Age 35-54 10.5% 89.5%

18-34 12.2% 87.8% Uninsured Insured 0.0% 10.0% 20.0% 30.0% 40.0% 50.0% 60.0% 70.0% 80.0% 90.0% 100.0%

3 Unless otherwise noted, descriptive analyses comparing group means throughout this report represent statistically significant differences at the 95% confidence level.

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Most Detroiters report being in good health, but there are significant disparities in health levels.


Detroit Residents’ Self-Reported Health Score

Poor 4%

Fair 18%

Good 28%

Very Good 28%

Excellent 22%

0 0.05 0.1 0.15 0.2 0.25 0.3

Figure 4 summarizes Detroiters’ self-reported health status. health, while only 10.8 percent of White Detroiters report One in five (22.3%) report being in fair or poor health, which is similarly low levels of health. More than a quarter of all high compared to statewide and national estimates from the females (27.2%) report being in poor health compared to 17.3 Centers for Disease Control that found that 18.4 percent of percent of men. Those with lower levels of educational Michiganders and 17.6 percent of US residents reported being attainment and those who are low income are also more likely in fair or poor health in 2017.4 One in five Detroiters report to report being in poor health. In fact, a third of those who that they are in excellent health, while more than half (56.2%) earn $30,000 or less a year report being in poor health. Only of Detroiters state their health is good or very good. four percent of those who have lived in Detroit for fewer than five years report being in poor health, while nearly a quarter There are also striking disparities between Detroiters who (24.6%) of longer-term residents (those who have lived in report being in fair or poor health compared to those who Detroit for more than five years) report their health is fair or report being in good or excellent health, as captured in Figure poor. 5. A quarter of Black Detroiters report being in fair or poor

4 BRFSS Prevalence & Trends Data. Centers for Disease Control and Prevention. Accessed at: https://www.cdc.gov/brfss/brfssprevalence/

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Demographics of Detroiters who Report Being in Fair or Poor Health

20+ Years 26.6% 55.2% 18.2% 6-20 Years 13.8% 59.5% 26.6% Tenure 0-5 Years 4.0% 60.9% 35.1% $60,000+ 7.2% 61.7% 31.1% $30,000 - $59,999 13.9% 62.9% 23.2%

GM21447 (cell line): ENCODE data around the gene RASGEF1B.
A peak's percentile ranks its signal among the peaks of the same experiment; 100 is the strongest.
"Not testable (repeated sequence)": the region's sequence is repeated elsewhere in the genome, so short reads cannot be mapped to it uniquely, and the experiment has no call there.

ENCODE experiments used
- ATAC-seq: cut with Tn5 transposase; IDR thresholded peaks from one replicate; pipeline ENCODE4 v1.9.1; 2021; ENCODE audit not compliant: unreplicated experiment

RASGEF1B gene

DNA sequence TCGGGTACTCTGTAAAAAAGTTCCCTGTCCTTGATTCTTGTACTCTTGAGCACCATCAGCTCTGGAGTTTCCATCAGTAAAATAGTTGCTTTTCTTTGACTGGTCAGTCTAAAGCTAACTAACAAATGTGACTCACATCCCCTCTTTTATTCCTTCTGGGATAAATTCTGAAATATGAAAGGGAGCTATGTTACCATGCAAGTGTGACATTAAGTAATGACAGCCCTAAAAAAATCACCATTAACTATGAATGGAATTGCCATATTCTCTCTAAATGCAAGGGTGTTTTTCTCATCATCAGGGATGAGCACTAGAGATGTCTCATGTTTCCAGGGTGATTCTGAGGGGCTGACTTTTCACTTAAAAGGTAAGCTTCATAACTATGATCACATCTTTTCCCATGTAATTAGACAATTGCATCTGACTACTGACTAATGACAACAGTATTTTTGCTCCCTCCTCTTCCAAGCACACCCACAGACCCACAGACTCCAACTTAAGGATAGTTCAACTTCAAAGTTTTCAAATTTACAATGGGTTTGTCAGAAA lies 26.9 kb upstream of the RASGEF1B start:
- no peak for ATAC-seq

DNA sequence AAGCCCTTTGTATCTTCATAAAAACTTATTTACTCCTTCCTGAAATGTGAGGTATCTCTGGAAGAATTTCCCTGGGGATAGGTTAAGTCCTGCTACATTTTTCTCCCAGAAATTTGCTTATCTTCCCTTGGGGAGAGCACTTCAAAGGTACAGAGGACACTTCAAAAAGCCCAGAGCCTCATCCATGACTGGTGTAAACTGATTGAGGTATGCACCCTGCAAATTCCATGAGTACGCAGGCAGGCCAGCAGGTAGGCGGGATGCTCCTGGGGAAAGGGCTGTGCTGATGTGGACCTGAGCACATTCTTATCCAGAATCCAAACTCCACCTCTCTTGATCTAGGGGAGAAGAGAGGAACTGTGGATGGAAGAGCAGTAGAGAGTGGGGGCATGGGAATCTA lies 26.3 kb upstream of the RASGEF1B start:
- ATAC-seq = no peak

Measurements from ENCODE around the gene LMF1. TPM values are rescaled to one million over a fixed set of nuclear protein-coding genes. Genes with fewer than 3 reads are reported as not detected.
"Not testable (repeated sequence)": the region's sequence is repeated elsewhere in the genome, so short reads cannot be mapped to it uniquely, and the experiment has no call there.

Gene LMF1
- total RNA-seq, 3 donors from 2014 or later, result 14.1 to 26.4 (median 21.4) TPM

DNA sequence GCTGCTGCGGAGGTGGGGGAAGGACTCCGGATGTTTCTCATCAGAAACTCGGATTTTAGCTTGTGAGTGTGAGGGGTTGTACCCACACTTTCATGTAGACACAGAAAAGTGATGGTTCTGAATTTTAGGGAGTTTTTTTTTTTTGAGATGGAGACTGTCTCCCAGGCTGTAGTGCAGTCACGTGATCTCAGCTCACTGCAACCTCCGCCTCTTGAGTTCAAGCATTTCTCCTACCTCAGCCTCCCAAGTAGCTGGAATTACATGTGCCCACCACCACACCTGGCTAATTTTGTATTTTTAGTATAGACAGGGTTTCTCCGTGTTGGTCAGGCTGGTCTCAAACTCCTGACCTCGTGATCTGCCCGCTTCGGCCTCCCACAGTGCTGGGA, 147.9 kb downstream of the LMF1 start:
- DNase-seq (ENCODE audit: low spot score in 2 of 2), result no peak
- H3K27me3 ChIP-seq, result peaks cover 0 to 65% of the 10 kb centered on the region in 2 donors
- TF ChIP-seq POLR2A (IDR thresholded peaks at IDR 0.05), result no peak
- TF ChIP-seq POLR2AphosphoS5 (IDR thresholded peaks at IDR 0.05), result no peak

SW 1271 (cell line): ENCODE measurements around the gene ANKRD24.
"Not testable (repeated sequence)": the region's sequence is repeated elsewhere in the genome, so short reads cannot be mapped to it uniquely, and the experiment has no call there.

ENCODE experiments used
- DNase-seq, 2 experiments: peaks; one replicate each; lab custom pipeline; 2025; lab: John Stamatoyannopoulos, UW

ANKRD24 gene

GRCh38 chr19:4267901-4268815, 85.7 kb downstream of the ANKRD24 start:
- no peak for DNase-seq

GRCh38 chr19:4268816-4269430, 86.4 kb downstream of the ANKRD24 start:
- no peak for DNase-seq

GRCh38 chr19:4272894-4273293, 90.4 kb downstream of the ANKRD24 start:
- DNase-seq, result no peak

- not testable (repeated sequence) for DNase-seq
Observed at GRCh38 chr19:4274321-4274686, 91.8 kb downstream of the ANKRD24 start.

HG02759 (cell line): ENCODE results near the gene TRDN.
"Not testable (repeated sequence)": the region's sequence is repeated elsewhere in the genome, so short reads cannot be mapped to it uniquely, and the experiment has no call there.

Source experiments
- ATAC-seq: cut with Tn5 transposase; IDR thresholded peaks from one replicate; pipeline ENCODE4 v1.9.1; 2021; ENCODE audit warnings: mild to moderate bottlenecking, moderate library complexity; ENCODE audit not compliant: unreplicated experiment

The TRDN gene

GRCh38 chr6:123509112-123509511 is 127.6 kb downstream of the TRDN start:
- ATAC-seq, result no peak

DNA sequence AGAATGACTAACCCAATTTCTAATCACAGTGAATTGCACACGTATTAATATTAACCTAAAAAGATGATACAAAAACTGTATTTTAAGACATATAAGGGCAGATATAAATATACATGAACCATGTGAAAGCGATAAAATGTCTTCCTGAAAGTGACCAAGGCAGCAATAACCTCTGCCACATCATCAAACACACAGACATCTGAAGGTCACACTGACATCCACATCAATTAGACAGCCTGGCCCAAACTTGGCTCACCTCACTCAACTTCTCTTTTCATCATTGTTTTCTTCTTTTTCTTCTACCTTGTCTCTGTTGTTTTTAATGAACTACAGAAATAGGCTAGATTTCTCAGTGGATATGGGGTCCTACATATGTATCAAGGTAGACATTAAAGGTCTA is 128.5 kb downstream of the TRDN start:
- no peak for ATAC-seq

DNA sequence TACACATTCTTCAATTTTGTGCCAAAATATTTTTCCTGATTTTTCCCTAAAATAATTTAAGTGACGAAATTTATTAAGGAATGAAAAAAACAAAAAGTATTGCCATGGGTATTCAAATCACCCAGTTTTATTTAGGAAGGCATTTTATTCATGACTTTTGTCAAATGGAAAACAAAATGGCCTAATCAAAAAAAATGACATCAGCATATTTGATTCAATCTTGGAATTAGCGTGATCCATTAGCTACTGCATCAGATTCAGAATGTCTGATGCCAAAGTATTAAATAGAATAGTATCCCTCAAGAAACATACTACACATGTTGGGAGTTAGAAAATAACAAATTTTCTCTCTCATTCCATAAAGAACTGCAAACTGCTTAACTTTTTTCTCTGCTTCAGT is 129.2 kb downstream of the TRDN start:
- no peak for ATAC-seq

$10,000 - $29,999 29.3% 56.6% 14.2% Income Less than $10,000 34.8% 48.2% 17.0% College + 10.3% 59.6% 30.2% Some College or Associate's Degree 20.6% 62.2% 17.2%

Education High School or Less 29.1% 51.6% 19.3% Female 27.2% 54.7% 18.2%

Male 17.3% 57.9% 24.9% Gender Hispanic 14.8% 58.8% 26.5%

Black 24.7% 55.4% 19.9% Race White 10.8% 62.7% 26.5%

0% 10% 20% 30% 40% 50% 60% 70% 80% 90% 100%

Fair or Poor Good or Very Good Excellent

Nearly one fifth of Detroiters rely on the emergency room as their typical place of care.

Most Detroiters (85.3%) report having a typical place they go when they are sick. The majority (57.3%) of Detroiters who have a regular place of health care go to a doctor’s office, while 10.3 percent utilize a health center clinic, 6.8 percent utilize urgent care clinics, and 6.1 percent utilize a hospital outpatient department. Nearly one in five Detroiters (17.2%) report that they typically go to the hospital emergency room when they feel sick, and this is even more common among those who lack health insurance.


Primary Sources of Health Care for Detroiters with a Usual Place of Care When Sick

Hospital Outpatient Department 6.1% Other Urgent Care Clinic 6.8% Hospital Emergency Room 17.2% Doctor's Office 57.3% Clinic or Health Center 10.3%

0.0% 10.0% 20.0% 30.0% 40.0% 50.0% 60.0% 70.0%

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As shown in Figure 7, about two-fifths (41.9%) of Detroiters Detroiters making $10,000 or less and those with lower who lack health insurance and nearly one-third (28.5%) of educational attainment are significantly more likely to turn to Detroiters who report being unable to access one or more the ER for care than other city residents. Additionally, one-fifth types of health care in the last 12 months turn to the ER as (19.8%) of the city’s Black residents report using the ER as their their typical place of care. The ER also serves as the typical typical place of care. place of care for less socio-economically advantaged residents.


Use of Hospital ER as Usual Place of Care When Sick

Ever Unable to Access Care 28.5%

Uninsured 41.9%

Insured 15.9% Insurance $60,000+ 4.7%

$30,000 - $59,999 12.9%

Income $10,000 - $29,999 17.6%

Less than $10,000 26.5%

College + 9.4%

Some College or Associate's Degree 13.2%

Education High School or Less 23.2%

Hispanic 14.2%

Black 19.8% Race White 2.4%

0.0% 5.0% 10.0% 15.0% 20.0% 25.0% 30.0% 35.0% 40.0% 45.0%

While most Detroiters are able to access a type of medical care they desire, unmet demand for dental care is high.

Most Detroiters report that they have been able to access the only 8.3 percent were not able to get care they needed from type of medical care they wanted in the past year. For other types of doctors (i.e., specialists) in the past year. Figure example, only 6.3 percent of Detroiters were not able to 8 provides more detailed results on the unmet demand for obtain care they needed from a primary care physician, and health care.

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Detroiters’ Access to Health Care, by Care Type